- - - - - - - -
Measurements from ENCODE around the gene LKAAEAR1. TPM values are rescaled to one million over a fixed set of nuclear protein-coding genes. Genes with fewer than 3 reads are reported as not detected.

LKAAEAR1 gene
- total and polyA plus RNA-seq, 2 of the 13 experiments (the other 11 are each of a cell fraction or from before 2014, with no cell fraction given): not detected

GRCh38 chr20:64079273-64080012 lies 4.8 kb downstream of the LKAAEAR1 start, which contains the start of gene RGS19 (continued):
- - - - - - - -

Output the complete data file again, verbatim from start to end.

Measurements from ENCODE around the gene LKAAEAR1. TPM values are rescaled to one million over a fixed set of nuclear protein-coding genes. Genes with fewer than 3 reads are reported as not detected.

LKAAEAR1 gene
- total and polyA plus RNA-seq, 2 of the 13 experiments (the other 11 are each of a cell fraction or from before 2014, with no cell fraction given): not detected

GRCh38 chr20:64079273-64080012 lies 4.8 kb downstream of the LKAAEAR1 start, which contains the start of gene RGS19 (continued):